Middle school launches Chromebooks | NevadaAppeal.com

Middle school launches Chromebooks

Aly Lawson
Churchill County Middle School student Martin Towne cracks open his Google Chromebook for the first time.
Aly Lawson / LVN |

Churchill County Middle School students received Google Chromebooks Friday, a two-year project in the making.

Replacing textbooks, the durable devices with a long battery life are meant to enrich, customize and ease learning. Students take a digital literacy and responsibility class, and families sign a usage agreement that also has a damage and replacement fee structure.

There are nine sixth-grade classes equaling 680 devices plus teacher devices. Students are familiar with the Chromebook since CCSD had one for every two students kept in their fifth grade classrooms.

“This is a major checkpoint,” said Dr. Sandra Sheldon, district superintendent. “I think we’re moving in the right direction. I know we’re moving in the right direction.”

She emphasized teachers are still teaching; no student is being plopped in front of a screen. She also said they’re adding wireless access points throughout the school to make the devices’ connections stronger.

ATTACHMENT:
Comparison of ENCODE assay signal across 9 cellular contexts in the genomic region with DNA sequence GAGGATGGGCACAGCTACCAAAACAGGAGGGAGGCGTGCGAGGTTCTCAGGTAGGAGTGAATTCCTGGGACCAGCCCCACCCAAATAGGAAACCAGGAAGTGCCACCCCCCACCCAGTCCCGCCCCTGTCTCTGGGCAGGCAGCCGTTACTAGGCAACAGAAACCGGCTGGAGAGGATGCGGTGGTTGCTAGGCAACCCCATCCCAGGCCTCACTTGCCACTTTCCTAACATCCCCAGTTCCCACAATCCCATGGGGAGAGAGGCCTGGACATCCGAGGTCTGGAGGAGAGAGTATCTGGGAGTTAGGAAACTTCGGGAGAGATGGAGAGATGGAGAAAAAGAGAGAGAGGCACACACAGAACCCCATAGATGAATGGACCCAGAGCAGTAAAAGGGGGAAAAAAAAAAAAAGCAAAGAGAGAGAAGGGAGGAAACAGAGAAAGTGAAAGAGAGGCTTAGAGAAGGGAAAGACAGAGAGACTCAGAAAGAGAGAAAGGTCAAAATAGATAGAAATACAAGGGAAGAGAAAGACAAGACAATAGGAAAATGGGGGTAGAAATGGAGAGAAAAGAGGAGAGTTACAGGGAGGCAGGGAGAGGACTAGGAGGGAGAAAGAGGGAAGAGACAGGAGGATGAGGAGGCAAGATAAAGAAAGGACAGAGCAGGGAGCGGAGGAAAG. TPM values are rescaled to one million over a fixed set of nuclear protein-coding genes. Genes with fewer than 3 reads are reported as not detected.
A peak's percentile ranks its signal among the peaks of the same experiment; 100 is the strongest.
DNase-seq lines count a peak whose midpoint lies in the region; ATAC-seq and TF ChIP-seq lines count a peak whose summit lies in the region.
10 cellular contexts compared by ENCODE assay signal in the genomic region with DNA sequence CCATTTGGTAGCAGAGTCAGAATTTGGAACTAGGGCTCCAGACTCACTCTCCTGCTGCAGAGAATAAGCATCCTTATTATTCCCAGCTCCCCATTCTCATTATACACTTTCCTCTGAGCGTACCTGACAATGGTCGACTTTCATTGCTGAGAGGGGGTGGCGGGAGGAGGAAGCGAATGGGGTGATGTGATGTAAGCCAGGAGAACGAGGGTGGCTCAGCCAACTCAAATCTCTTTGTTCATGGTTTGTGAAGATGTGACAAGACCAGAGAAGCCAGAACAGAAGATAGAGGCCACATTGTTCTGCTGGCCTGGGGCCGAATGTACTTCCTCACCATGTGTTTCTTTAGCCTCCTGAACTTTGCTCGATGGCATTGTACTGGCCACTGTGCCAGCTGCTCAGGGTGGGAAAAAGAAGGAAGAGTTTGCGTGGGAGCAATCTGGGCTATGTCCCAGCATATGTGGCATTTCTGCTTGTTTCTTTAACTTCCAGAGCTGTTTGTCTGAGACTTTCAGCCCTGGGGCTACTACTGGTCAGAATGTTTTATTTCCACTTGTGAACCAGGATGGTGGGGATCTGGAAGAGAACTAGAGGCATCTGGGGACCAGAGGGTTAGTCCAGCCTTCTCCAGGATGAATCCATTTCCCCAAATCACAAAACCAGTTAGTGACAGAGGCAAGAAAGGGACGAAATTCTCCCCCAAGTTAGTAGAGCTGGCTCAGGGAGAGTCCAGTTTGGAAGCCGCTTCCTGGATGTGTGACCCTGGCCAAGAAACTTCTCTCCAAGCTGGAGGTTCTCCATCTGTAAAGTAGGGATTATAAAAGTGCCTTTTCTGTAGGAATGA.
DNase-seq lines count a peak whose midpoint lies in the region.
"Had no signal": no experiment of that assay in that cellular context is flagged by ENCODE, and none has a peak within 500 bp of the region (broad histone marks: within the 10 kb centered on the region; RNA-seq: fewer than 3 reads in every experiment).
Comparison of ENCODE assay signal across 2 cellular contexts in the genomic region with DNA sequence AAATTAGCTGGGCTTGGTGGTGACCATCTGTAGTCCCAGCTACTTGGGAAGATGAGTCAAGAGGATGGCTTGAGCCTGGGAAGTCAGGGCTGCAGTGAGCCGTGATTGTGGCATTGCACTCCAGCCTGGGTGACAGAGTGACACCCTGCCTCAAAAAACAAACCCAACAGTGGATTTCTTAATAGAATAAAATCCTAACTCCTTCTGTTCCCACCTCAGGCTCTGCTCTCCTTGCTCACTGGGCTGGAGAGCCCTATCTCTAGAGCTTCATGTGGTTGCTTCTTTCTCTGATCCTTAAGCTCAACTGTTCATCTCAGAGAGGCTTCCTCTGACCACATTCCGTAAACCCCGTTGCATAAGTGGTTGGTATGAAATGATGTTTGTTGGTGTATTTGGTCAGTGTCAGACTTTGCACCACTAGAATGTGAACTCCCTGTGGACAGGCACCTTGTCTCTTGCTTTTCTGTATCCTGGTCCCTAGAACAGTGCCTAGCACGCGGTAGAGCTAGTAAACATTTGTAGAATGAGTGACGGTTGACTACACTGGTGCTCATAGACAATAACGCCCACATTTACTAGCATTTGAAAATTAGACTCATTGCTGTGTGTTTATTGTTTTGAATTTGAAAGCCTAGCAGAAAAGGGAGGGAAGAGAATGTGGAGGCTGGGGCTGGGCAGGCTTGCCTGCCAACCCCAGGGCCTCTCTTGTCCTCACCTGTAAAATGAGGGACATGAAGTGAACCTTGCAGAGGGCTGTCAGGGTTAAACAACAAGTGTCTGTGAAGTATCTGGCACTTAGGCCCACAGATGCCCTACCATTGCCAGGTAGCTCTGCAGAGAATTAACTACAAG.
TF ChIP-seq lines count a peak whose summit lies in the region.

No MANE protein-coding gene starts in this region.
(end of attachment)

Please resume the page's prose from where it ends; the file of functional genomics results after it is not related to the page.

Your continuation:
The Chromebooks were made possible by the Nevada 21 grant as a result of the 2013 legislature asking district middle schools to apply for this benefit. Oasis Online provides the network infrastructure and CC Communications the internet service.

“It’s an exciting place for me to be,” said Jaime Lawrence, networking specialist at Oasis Online who went through a similar transition in Dayton. Lawrence added he saw a surprising amount of responsibility from the students.

Sheldon said the city of Fallon has been using the devices for three years with very little loss or damage.

“Any questions you have, we’ll help you,” Nate Waite, the district’s technology integration coach, told sixth-graders Friday between power chord storage tips and responses to exclamations such as, “You mean, I can use this for my internet?” Waite guides the district’s technology-based curriculums and serves as a resource to students, staff and families.

The second Family Tech Night, scheduled specifically after the Chromebooks were distributed, will be Thursday from 6-7:30 p.m. in the library.

“We just want to help everyone get their questions answered and provide more information,” Waite said. “Everyone is here for the kids. It’s a huge team effort.”

The district encourages families to take a five-minute parent and guardian technology survey at http://www.churchill.k12.nv.us under the school home page’s announcements. The survey will help gather metrics on technology access, skills and the school’s technology environment.

The high school will likely receive Chromebooks in December, and the elementary schools are gaining more devices per student in their classrooms.